No MeSH data available.


Related in: MedlinePlus

Rec-8 knockdown extends lifespan, dependent on genetic background in the lsq4 region. Groups of 35 worms were fed on bacteria induced to express the indicated dsRNA (or empty expression vector) continuously from the L4/adult molt (A,B) to avoid possible developmental effects, or initiated with the L4/adult molt of the parents of tested worms (C,D) to maximize knockdown. Lifespan survivals were monitored as described (see Methods). Of the indicated genes targeted by dsRNAs, only K09B11.5 had been found to be expressed at higher levels in CL2a, the longer-lived strain, and thus predicted to possibly reduce CL2a longevity; the other 4 genes were expressed at higher levels in SR708, and thus were predicted to extend survival of treated SR708, if causal to the QTL effect on longevity. (A,C) Lifespan survivals of control vs. dsRNA-treated SR708 adults; (B,D) Lifespan survivals of control and dsRNA-treated CL2a adults.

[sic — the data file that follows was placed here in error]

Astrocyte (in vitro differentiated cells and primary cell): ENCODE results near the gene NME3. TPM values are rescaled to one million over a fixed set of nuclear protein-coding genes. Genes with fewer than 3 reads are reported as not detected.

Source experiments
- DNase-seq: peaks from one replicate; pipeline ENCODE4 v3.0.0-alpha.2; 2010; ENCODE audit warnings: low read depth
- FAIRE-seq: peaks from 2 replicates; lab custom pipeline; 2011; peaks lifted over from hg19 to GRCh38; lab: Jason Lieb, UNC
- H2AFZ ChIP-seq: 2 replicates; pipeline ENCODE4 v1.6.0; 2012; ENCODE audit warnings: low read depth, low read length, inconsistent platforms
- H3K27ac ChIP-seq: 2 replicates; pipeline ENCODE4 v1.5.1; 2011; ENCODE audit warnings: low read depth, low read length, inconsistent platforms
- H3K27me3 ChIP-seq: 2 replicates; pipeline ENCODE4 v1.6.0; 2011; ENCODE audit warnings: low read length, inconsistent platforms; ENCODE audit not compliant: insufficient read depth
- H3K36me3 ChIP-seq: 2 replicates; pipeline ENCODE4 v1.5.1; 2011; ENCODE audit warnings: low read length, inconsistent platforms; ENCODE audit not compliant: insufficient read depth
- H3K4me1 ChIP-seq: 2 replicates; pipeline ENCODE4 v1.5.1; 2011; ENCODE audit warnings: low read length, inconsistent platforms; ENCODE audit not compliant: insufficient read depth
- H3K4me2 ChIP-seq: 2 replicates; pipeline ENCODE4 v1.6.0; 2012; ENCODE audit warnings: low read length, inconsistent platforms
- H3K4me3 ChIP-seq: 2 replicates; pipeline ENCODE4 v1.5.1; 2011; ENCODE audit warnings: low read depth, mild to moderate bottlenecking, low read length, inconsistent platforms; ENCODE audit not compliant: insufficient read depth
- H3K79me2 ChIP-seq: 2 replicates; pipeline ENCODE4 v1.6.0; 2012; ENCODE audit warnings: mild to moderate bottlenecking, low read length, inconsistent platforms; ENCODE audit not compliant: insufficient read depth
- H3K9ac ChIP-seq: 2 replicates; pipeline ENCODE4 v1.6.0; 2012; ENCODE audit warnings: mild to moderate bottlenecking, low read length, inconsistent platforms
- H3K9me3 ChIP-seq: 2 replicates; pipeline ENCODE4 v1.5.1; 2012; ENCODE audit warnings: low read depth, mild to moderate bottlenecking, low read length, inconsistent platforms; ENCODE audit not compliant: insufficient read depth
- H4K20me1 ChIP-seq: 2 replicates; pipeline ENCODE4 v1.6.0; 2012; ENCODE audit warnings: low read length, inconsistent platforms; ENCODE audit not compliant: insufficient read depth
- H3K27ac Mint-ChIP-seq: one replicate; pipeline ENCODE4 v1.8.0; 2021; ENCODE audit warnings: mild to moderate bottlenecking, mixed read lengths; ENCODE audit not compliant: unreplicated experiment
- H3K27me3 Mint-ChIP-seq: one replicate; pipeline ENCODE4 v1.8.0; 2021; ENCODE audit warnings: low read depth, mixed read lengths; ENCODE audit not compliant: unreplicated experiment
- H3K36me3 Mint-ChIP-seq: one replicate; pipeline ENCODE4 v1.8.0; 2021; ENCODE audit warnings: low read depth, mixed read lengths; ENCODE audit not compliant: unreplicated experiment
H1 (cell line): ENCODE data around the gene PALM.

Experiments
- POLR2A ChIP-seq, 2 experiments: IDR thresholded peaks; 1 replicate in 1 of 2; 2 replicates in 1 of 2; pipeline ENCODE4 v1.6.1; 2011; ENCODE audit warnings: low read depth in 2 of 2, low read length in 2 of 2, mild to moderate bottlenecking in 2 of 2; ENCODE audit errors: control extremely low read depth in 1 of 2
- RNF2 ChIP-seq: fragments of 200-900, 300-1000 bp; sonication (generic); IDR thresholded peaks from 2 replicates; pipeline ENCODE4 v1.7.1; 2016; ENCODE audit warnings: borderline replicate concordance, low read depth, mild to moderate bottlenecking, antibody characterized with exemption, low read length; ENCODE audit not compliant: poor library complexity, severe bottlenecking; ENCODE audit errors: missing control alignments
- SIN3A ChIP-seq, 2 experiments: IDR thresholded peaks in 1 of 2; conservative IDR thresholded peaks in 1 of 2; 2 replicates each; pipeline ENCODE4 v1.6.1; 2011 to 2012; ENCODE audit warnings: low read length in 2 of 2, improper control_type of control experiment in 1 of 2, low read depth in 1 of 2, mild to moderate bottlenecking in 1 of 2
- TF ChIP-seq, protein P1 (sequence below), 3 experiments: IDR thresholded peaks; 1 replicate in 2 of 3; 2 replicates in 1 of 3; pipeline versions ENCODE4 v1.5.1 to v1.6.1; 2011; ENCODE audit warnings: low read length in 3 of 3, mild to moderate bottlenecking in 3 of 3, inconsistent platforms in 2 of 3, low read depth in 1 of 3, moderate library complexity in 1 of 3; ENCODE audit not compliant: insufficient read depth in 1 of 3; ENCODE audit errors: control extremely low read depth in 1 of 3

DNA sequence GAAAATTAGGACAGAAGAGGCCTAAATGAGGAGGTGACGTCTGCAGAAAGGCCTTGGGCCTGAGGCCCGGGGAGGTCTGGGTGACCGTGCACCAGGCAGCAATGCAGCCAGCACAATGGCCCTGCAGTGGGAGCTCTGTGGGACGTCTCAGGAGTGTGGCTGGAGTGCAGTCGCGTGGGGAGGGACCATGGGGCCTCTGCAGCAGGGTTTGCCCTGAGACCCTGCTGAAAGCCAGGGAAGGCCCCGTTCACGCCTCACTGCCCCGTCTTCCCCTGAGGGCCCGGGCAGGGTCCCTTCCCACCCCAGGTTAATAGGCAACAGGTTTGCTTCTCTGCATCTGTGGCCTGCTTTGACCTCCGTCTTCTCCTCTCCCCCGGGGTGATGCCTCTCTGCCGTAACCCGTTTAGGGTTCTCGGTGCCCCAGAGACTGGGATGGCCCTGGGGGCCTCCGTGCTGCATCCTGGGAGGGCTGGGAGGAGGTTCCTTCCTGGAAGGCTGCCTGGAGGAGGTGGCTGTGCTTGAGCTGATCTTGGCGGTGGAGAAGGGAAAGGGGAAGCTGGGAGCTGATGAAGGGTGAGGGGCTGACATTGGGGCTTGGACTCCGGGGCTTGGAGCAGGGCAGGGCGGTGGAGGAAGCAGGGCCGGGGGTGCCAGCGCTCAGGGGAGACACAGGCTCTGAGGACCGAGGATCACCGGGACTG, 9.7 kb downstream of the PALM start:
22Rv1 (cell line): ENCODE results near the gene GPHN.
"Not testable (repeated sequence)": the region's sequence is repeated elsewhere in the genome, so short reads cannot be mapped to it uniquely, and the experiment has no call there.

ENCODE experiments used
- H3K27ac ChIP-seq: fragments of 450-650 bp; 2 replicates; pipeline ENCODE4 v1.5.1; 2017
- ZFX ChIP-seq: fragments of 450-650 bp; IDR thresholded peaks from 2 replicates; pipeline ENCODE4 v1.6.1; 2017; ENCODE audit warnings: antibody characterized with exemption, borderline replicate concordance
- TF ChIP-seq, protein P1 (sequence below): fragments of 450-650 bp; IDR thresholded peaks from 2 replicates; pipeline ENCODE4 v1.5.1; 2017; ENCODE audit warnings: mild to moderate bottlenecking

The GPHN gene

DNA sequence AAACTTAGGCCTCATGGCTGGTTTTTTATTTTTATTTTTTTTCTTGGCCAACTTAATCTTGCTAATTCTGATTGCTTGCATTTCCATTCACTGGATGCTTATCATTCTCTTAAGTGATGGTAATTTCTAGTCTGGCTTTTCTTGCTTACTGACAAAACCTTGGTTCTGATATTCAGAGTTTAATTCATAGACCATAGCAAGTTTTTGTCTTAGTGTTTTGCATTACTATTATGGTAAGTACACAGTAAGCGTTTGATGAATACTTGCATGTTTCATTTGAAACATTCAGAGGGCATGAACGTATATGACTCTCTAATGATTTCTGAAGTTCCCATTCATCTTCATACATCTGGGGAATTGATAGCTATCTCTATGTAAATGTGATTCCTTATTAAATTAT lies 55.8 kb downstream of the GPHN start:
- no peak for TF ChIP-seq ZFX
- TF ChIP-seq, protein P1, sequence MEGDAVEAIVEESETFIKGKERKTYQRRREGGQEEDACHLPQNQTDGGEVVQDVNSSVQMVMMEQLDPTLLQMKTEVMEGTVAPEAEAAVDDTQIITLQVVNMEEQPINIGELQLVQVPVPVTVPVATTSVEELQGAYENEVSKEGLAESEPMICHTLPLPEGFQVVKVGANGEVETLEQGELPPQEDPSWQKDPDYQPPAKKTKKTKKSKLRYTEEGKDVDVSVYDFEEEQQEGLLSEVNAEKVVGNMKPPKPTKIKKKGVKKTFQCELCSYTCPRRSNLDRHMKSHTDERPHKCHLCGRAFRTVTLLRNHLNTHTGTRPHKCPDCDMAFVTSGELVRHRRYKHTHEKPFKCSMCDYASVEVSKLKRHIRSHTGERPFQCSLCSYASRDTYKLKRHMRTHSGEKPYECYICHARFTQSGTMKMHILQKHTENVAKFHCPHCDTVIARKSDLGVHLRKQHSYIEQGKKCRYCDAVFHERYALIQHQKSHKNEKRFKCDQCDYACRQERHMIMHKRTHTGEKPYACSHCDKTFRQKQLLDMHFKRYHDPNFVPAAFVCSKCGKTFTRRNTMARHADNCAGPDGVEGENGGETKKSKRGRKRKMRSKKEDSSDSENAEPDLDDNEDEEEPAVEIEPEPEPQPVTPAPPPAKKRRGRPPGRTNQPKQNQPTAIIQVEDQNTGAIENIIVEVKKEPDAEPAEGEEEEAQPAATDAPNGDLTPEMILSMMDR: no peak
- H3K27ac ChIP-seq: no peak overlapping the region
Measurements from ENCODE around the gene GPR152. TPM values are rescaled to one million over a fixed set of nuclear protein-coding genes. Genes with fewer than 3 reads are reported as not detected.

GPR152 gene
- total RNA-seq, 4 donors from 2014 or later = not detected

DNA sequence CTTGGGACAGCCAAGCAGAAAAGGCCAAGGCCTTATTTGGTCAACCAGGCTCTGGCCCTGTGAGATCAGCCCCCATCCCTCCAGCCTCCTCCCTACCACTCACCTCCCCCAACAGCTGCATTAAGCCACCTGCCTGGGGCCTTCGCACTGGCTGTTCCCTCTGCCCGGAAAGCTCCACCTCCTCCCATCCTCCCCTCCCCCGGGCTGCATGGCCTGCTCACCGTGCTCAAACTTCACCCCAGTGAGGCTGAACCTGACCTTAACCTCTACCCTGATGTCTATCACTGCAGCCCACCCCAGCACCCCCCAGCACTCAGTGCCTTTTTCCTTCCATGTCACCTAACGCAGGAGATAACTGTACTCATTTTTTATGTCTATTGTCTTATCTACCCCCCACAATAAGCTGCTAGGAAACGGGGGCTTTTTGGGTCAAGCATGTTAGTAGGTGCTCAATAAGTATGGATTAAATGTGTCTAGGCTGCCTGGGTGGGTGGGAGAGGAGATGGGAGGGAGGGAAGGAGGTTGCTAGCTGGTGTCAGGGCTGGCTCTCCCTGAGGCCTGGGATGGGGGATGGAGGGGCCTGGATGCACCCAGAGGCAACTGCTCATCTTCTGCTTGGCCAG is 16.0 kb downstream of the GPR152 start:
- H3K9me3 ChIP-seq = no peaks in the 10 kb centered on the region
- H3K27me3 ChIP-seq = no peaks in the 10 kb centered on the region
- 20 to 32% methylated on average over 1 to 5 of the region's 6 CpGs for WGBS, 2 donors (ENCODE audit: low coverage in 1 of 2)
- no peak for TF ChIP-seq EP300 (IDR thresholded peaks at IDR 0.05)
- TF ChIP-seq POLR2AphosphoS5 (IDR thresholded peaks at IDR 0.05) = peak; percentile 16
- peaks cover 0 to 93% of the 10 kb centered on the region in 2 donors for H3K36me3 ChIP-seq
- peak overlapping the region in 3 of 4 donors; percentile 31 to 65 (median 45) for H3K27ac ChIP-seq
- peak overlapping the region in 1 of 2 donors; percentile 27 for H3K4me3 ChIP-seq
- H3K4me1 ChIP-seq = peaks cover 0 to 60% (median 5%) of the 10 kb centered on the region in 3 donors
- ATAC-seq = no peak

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Figure 1: Rec-8 knockdown extends lifespan, dependent on genetic background in the lsq4 region. Groups of 35 worms were fed on bacteria induced to express the indicated dsRNA (or empty expression vector) continuously from the L4/adult molt (A,B) to avoid possible developmental effects, or initiated with the L4/adult molt of the parents of tested worms (C,D) to maximize knockdown. Lifespan survivals were monitored as described (see Methods). Of the indicated genes targeted by dsRNAs, only K09B11.5 had been found to be expressed at higher levels in CL2a, the longer-lived strain, and thus predicted to possibly reduce CL2a longevity; the other 4 genes were expressed at higher levels in SR708, and thus were predicted to extend survival of treated SR708, if causal to the QTL effect on longevity. (A,C) Lifespan survivals of control vs. dsRNA-treated SR708 adults; (B,D) Lifespan survivals of control and dsRNA-treated CL2a adults.